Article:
Matthew Griffin, described as “The Adviser behind the Advisers” and a “Young Kurzweil,” is the founder and CEO of the World Futures Forum and the 311 Institute, a global Futures and Deep Futures consultancy working between the dates of 2020 to 2070, and is an award winning futurist, and author of “Codex of the Future” series. Regularly featured in the global media, including AP, BBC, CNBC, Discovery, RT, and Viacom, Matthew’s ability to identify, track, and explain the impacts of hundreds of revolutionary emerging technologies on global culture, industry and society, is unparalleled. Recognised for the past six years as one of the world’s foremost futurists, innovation and strategy experts Matthew is an international speaker who helps governments, investors, multi-nationals and regulators around the world envision, build and lead an inclusive, sustainable future. A rare talent Matthew’s recent work includes mentoring Lunar XPrize teams, re-envisioning global education and training with the G20, and helping the world’s largest organisations envision and ideate the future of their products and services, industries, and countries. Matthew's clients include three Prime Ministers and several governments, including the G7, Accenture, Bain & Co, BCG, Credit Suisse, Dell EMC, Dentons, Deloitte, E&Y, GEMS, Huawei, JPMorgan Chase, KPMG, Lego, McKinsey, PWC, Qualcomm, SAP, Samsung, Sopra Steria, T-Mobile, and many more.
WHY THIS MATTERS IN BRIEF
- Technologies including AI, bots, drones and robots will lead to the automation of large parts of the global workforce
More than 861,000 public sector jobs could be lost by 2030 through automation, according to a study that comes as a further blow after hundreds of thousands of UK public sector jobs disappeared following the government’s austerity cuts during and after the recession. However, it has to be said, that as more and more governments around the world experiment with Universal Basic Income (UBI) programs, including Scotland who may even start trails next week, the news doesn’t come as a complete surprise.
But, following on from the London Borough of Enfields move to replace some customer services clerks with a bot called “Amelia,” even teachers, police officers and social workers could be replaced, at least in part, allowing the government to either free up more staff for frontline work or reduce the number of workers on the payroll.
The research is included in Deloitte’s State of the State report, which analyses the state of public finances and the challenges facing public services.
Deloitte’s previous work has shown that all sectors will be affected by automation in the next two decades, with 74% of jobs in transportation and storage, 59% in wholesale and retail trades and 56% in manufacturing having a high chance of being automated.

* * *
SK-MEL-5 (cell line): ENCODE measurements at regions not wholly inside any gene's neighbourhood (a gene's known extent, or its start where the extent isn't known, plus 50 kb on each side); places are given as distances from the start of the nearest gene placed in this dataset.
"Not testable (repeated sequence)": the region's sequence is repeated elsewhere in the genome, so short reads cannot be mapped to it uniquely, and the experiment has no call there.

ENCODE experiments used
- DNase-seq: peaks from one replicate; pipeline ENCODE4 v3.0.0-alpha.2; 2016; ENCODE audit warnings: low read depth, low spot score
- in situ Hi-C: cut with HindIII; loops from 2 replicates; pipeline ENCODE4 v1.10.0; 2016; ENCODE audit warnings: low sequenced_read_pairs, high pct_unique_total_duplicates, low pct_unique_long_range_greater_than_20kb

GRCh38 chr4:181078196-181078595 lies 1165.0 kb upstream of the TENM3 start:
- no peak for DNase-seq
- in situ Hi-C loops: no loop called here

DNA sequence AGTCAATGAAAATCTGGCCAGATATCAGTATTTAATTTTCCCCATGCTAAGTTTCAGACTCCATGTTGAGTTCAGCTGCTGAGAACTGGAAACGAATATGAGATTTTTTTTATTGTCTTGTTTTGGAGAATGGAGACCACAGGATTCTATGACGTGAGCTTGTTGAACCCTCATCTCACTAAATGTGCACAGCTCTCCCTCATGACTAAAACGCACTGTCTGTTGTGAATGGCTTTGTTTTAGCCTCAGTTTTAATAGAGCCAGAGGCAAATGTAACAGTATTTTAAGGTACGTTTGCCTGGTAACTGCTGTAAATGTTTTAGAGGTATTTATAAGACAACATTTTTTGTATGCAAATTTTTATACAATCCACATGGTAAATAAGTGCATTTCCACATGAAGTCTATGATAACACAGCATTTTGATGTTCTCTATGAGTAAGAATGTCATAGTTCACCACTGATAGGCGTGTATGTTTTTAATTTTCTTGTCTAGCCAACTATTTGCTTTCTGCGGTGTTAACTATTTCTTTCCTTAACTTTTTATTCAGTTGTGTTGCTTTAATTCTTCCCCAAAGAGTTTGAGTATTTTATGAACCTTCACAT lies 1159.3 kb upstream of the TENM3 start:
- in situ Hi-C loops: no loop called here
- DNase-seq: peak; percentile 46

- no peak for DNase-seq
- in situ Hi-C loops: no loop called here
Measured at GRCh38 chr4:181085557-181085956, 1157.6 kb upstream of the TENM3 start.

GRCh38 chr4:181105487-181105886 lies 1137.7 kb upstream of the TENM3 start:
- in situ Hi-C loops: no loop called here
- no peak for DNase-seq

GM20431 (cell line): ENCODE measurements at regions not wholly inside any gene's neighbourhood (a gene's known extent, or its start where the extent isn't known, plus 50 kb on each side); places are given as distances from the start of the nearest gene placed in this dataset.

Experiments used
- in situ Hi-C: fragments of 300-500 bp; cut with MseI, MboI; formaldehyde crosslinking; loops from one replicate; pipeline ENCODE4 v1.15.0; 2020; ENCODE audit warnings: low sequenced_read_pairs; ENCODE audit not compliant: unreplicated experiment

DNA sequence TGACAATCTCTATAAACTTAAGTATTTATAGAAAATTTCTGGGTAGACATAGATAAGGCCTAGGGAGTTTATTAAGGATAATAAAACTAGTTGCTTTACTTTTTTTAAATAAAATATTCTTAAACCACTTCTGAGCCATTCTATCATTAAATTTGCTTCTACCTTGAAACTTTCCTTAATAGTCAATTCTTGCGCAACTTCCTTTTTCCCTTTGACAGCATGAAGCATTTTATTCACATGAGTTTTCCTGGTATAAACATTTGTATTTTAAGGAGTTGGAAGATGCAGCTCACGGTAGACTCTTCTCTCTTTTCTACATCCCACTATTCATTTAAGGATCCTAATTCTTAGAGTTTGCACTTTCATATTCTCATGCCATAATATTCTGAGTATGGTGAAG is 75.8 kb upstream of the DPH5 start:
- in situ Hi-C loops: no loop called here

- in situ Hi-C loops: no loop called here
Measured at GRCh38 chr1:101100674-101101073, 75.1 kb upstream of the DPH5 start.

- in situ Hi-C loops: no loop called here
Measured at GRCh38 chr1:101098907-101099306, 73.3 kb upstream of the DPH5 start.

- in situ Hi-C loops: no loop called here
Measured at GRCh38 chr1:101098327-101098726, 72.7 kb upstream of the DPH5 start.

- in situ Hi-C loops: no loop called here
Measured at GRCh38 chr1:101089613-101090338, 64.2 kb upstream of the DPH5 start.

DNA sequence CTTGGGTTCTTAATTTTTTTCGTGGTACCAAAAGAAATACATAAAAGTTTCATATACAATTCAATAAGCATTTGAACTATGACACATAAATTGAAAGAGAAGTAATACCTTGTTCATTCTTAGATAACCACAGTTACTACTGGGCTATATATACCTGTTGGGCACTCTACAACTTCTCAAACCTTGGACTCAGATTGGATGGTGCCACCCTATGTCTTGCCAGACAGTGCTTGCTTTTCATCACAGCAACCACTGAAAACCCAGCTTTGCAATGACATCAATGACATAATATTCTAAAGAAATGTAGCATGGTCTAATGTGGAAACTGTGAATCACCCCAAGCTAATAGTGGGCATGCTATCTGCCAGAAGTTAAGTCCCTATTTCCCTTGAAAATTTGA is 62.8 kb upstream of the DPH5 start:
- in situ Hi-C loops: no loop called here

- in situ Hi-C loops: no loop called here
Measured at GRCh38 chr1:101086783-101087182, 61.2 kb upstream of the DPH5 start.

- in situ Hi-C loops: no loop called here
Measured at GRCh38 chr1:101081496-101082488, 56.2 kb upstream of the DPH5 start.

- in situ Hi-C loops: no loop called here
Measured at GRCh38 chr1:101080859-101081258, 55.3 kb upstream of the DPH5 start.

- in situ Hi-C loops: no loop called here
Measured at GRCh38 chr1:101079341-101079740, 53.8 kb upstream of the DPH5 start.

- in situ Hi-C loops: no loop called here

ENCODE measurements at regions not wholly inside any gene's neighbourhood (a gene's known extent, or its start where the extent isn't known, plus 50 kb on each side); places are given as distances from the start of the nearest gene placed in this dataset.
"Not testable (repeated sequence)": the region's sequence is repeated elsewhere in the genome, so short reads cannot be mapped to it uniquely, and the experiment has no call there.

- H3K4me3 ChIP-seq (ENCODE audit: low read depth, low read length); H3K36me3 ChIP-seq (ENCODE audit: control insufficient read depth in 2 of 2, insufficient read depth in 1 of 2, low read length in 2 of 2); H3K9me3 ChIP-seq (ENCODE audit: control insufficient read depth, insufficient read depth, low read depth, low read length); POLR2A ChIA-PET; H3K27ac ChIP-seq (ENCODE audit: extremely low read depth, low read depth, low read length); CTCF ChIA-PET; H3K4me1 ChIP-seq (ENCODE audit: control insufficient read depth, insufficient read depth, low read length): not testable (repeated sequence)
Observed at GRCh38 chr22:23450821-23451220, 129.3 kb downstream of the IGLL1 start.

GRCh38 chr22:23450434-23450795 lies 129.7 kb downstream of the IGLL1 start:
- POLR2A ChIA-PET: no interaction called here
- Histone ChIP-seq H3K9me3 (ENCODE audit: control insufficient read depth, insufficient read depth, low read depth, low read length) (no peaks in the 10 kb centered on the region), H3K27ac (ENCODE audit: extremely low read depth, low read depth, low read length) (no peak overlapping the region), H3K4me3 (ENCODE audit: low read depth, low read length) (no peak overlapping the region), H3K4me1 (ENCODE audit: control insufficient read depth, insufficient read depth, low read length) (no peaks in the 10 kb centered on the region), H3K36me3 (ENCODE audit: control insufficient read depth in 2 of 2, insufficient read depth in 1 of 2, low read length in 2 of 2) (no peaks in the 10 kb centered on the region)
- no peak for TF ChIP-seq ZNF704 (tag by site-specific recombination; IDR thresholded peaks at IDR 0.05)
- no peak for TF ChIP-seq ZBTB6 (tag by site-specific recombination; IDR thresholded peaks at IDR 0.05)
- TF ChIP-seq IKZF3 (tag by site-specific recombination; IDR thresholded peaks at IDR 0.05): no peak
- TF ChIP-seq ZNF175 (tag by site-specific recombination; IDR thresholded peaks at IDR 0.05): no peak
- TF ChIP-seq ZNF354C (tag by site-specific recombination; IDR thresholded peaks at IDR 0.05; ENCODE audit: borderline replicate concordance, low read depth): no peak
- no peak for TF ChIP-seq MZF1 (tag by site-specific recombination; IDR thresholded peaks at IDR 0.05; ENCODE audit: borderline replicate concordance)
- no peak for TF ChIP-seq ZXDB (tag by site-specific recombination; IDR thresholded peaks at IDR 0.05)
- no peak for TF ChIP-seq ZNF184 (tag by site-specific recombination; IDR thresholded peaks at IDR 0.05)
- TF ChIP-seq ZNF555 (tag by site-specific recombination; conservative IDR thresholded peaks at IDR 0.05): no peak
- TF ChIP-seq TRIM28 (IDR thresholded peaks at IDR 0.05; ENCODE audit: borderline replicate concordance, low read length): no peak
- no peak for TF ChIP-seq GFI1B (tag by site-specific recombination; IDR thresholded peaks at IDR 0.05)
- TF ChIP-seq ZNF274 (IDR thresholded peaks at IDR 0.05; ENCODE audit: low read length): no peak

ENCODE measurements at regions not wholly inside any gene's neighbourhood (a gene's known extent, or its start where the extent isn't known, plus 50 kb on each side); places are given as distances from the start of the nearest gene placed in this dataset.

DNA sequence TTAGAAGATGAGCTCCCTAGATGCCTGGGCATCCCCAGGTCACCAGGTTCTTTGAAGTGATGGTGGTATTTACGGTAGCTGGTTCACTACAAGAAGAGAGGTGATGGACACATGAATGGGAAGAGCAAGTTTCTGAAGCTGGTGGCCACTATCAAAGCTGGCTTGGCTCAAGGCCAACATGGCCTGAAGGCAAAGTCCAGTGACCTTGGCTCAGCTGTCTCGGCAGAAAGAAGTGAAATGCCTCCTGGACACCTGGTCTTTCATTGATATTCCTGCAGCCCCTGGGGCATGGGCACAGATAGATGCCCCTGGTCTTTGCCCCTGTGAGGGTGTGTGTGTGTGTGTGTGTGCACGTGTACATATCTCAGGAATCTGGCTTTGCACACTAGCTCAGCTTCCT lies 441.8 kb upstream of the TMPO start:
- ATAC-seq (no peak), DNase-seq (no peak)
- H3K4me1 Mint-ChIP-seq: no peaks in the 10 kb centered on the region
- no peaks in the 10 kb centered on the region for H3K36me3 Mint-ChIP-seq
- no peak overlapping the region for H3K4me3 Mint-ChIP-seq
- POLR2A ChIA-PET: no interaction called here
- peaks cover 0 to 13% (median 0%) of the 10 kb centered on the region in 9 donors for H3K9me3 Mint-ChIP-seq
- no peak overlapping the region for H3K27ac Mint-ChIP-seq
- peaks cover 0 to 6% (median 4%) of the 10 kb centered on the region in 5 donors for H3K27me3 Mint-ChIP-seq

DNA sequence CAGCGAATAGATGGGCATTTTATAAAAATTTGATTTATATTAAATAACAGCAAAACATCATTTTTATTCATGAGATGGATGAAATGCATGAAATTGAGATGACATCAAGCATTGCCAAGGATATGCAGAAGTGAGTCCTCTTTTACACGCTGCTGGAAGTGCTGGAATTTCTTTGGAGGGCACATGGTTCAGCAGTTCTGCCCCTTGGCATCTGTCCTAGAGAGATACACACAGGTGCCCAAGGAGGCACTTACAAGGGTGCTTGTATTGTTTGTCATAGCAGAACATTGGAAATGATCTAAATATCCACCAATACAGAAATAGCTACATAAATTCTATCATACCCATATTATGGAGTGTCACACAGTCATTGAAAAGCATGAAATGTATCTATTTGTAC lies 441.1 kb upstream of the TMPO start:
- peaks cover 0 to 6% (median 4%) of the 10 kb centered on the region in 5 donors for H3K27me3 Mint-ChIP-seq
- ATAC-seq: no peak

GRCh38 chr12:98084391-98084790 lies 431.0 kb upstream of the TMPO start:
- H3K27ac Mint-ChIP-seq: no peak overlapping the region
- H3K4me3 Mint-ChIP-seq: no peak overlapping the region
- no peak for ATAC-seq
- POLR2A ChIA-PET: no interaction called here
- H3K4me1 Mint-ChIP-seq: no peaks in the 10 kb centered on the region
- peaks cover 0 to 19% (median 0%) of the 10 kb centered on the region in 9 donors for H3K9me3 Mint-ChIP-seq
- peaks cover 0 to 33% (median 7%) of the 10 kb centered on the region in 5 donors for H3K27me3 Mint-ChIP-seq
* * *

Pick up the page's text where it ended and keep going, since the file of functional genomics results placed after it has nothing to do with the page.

However, in contrast to the doomsayers who predict mass unemployment, the firm has argued that over the last 140 years automation has created more work than it destroyed.
The report said many roles would be relatively protected, especially in education, the NHS and care industries, along with jobs that require interaction with the public.
But automation will be an attractive option for cost-conscious public sector management after the report found it could shave £17bn off the public sector wage bill by 2030.
There is a 77% probability of 1.3m “repetitive and predictable” administrative and operative roles being automated. In local government this would mean the number of admin roles – which have fallen from 99,000 in 2001 to 87,000 in 2015 – tumbling to 4,000 by 2030.
Interactive roles, which require “a high degree of personal interaction, including jobs such as teachers, social workers and police officers”, face a 23% chance of automation.
Among senior staff in “cognitive roles that mostly require strategic thinking and complex reasoning, including finance directors and chief executives”, 14% have a chance of being automated. There are a million staff – 20% of the workforce – in these jobs, the report said.
In the health service, the number of nurses has risen from 210,000 in 2001 to 274,000 in 2015. But the number of staff in this “interactive” job is expected to fall to 266,000 by 2030.
Healthcare practice managers, who are considered to hold down a “cognitive role”, have seen their numbers rise from 8,500 in 2001 to 10,000 in 2015. But by 2030 the group will shrink to 2,000, the report said.
Mike Turley, global head of public sector at Deloitte, said: “We are already seeing examples of technology playing a role in the public sector. Robotic processes are supporting local government in their data entry, driverless trains are becoming more widespread and sensor technology is being used in hospitals and care homes to monitors patients and give nurses and carers more time for quality patient interaction.
“Automation will not displace employees overnight. Its impact is gradual and manageable and there could well be social or political resistance to the full deployment of technology in place of people,” Turley said.